ACC Network Faces Roadblock In Rights Issue Preakness Stakes Ratings Up 9% For NBC Spurs-Grizzlies Game 1 Draws 3.9 Overnight Rangers' Tortorella Curses During In-Game Interview U.S. Open The Latest Property To Go To Cable ESPN Hosted Brainstorming Event TNT Draws High Marks For Pacers-Knicks Ratings Notes Media Notes ESPN, USTA Finalize 11-Year Deal For U.S. Open
Upcoming Conferences and Events
INT'L OPERATORS SEARCH FOR WORLD CUP COUNTERPROGRAMMING
Published December 18, 1997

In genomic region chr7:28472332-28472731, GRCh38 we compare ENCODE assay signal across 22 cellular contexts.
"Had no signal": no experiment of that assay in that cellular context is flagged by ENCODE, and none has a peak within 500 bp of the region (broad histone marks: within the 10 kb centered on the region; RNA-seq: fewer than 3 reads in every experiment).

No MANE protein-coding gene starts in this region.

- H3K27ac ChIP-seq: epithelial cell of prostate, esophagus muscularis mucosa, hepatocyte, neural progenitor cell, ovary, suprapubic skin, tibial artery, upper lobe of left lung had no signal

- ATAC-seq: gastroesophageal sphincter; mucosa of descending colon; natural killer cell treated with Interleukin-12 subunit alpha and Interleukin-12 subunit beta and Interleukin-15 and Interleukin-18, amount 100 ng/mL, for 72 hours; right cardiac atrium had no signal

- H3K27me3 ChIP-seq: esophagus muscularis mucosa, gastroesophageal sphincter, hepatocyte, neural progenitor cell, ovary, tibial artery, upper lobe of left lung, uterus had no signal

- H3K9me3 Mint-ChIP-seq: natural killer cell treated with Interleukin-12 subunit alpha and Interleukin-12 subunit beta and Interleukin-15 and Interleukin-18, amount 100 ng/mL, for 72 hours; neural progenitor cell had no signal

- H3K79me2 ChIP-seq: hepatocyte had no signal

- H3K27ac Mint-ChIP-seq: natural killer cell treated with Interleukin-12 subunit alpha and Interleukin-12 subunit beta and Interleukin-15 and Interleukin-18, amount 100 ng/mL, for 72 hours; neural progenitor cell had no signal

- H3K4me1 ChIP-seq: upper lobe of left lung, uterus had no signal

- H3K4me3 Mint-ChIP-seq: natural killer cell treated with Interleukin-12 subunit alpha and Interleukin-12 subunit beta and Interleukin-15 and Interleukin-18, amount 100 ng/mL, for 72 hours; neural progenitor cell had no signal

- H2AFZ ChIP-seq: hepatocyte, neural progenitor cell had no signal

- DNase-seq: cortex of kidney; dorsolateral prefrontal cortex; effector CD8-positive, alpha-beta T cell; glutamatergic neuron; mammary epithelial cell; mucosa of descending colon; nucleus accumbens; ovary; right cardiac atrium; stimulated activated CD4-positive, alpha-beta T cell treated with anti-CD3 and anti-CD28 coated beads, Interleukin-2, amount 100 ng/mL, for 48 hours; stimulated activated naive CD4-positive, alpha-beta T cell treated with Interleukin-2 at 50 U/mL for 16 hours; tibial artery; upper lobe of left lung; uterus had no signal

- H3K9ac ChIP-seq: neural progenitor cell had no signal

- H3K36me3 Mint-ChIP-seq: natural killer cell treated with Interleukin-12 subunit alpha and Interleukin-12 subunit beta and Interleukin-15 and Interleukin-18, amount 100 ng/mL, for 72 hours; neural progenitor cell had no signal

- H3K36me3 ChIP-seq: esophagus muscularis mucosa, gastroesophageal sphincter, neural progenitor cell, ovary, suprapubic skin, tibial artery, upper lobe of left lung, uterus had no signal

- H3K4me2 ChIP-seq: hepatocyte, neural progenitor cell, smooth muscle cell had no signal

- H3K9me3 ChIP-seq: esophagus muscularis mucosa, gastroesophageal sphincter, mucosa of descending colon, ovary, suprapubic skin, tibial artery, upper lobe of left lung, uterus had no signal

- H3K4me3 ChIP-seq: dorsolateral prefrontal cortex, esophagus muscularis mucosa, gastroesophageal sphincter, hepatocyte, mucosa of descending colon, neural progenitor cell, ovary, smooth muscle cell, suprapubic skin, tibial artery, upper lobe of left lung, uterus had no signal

For Hollywood's international distributors and exhibition partners, World Cup '98 "means box office disaster as fans stay home to watch the games" on TV, according to Christopher Pickard of VARIETY. This is "forcing the entertainment community to come up with contingency plans" for the key weekends of June 12-14, 19-21 and 26-28, and July 3-5 and 10-12. In some markets, distributors and exhibitors will try counterprogramming, or cut ticket prices to lure the few not watching soccer; "in other parts of the world, the business is expected simply to go into hibernation until the championship is awarded." In addition, women's interest in soccer is a "complicating factor when it comes to planning any form of counterprogramming." Overall, 41 billion viewers are expected to watch the World Cup games (VARIETY, 12/21). AT HOME: Despite hosting the '94 Cup, "the U.S. seems to remain blissfully unaware of the full impact of the Cup outside its borders." Pickard notes that some countries declare national holidays when their teams play. But Pickard adds, "Chances are the U.S. media still underestimate the interest in the games within America, especially given the large immigrant population" (VARIETY, 12/21 issue).